I have this old English saying on the wall in my office. Makes me chuckle. My family picked it up for me a few months ago.
I am thinking of replacing it with a better saying that I heard:
DO WORK THAT MATTERS
Don’t just carry on. Think. Change something. Innovate. At the sales leadership conference there were many different conversations about doing things differently. About how new technologies and business methods present opportunities to innovate.
A big theme was online assets, how to use new technologies such as social media and the internet to increase productivity and the likelihood of success. One such company, Jive Software, talked about how their social media products help people connect to others and information faster (the consumerization of enterprise IT).
What was interesting is that while the discussion continued, invariably someone asked the question that I have heard many times before:
‘Are you not worried about the internet and it distracting people from doing real work?’.
That had actually been a big debate the night before at a speakers dinner (again, centered around the Internet, and whether or not social media is of value to business (e.g. Twitter, etc)). I had the opportunity to share my perspective:
- Work isn’t the same as it was in the 70’s. I remember my Dad coming home with a briefcase and it didn’t open. Work didn’t follow him. He didn’t have a Blackberry to answer emails around the clock, and all weekend long. If there was an emergency, he didn’t have a cell phone with him to take a call. They reached him if he happened to be home. Work is different. I personally try not to send emails on the weekend, because if I do people will answer them. And if they are answering them, when do they rest? People need to unplug, to recharge, to open their minds and clear the clutter so that they can make room for new thoughts.
- The notion of a workday for most professionals no longer exists. How many people check their email one last time before bed? Which is why, the notion of restricting what they do at work seems unfair. Sure, someone who is surfing to inappropriate websites or spending all their time updating their Facebook page needs to be addressed. But for someone who takes a break and does something on the net, is that bad? I don’t think so. HBR suggests that we need to encourage our employees to take a break. In a blog last week, it was suggested that companies should make their employees nap! An old boss of mine use to say ‘Great salespeople go see movies’. In other words, people need a break from the stress of the job (especially sales). After all, if they are watching too many movies or surfing the net too often, there is a simple way to figure that out … it is called the month end sales number.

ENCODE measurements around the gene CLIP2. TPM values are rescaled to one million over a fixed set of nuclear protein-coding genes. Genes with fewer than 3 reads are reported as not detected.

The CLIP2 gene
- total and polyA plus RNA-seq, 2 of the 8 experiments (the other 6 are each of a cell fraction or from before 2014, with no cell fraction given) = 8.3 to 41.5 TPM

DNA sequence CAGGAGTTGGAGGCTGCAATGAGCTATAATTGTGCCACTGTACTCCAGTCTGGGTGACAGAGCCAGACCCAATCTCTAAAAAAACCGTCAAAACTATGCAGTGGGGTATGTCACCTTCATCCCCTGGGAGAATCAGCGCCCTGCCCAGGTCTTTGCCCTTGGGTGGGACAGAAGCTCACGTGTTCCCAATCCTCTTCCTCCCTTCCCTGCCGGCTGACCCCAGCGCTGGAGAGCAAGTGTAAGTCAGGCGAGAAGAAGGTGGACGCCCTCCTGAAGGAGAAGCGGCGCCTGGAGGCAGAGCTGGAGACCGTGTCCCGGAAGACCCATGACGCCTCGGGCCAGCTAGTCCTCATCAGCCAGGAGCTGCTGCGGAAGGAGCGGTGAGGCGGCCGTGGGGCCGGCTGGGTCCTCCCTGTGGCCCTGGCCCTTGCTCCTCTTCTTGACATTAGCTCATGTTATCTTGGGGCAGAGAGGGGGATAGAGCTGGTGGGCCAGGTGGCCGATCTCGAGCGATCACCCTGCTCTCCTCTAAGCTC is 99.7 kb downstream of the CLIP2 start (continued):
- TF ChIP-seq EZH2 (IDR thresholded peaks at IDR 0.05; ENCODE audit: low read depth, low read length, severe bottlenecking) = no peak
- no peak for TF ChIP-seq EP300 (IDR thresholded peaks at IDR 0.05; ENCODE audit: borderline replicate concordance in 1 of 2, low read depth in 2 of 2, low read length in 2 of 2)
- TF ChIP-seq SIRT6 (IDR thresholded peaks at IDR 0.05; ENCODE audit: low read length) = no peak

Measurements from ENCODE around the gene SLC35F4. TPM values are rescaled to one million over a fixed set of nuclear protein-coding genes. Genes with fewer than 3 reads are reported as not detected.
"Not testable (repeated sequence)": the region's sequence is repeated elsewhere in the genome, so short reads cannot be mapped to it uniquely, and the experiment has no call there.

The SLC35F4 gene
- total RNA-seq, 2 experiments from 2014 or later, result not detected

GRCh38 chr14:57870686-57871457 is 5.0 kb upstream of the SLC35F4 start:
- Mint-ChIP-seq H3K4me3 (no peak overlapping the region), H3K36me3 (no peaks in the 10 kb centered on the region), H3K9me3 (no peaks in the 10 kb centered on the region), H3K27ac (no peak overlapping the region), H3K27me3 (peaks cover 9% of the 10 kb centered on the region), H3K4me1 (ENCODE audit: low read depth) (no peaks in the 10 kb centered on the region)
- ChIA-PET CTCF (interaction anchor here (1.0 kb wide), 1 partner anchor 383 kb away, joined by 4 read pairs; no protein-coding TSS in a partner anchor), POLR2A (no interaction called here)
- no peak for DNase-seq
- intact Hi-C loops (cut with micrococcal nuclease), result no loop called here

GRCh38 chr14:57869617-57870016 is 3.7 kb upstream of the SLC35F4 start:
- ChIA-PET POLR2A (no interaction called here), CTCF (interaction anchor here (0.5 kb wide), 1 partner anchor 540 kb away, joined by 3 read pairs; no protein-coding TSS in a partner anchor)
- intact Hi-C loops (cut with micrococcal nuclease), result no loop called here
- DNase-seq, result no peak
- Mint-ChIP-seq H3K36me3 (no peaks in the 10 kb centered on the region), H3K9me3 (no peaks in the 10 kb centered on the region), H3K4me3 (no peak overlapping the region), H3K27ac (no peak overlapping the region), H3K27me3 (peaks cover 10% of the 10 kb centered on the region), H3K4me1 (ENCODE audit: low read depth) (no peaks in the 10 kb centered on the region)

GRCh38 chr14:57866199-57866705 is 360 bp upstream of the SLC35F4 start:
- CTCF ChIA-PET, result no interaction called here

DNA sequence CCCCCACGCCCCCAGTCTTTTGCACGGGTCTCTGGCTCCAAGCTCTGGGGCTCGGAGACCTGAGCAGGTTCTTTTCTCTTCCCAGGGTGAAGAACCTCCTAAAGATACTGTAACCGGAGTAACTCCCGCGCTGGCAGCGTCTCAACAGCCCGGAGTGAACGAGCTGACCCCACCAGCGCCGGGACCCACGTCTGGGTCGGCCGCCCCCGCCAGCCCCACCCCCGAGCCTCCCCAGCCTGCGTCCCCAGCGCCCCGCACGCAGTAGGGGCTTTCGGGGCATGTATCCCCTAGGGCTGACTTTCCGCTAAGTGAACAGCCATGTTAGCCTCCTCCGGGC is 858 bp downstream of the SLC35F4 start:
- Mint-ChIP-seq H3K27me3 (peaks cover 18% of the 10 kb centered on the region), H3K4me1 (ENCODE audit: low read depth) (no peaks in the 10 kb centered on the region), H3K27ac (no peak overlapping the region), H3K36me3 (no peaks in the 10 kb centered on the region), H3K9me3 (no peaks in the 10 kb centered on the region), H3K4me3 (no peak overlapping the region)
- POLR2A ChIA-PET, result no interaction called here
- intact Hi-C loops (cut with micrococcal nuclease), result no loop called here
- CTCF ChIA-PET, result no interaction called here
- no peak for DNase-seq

And last, one of the speakers made a great point about today’s employees. He said that it isn’t the internet that he is worried about, it is email. In today’s society, there is so much noise from email, and all of the other forms of communication that people get that feeling of instant gratification when they react. But the question must be asked, is that productive or is it just ‘busy work’?
People must avoid the sense of accomplishment from just being busy. It is so much harder, but ultimately more rewarding when you are doing WORK THAT MATTERS.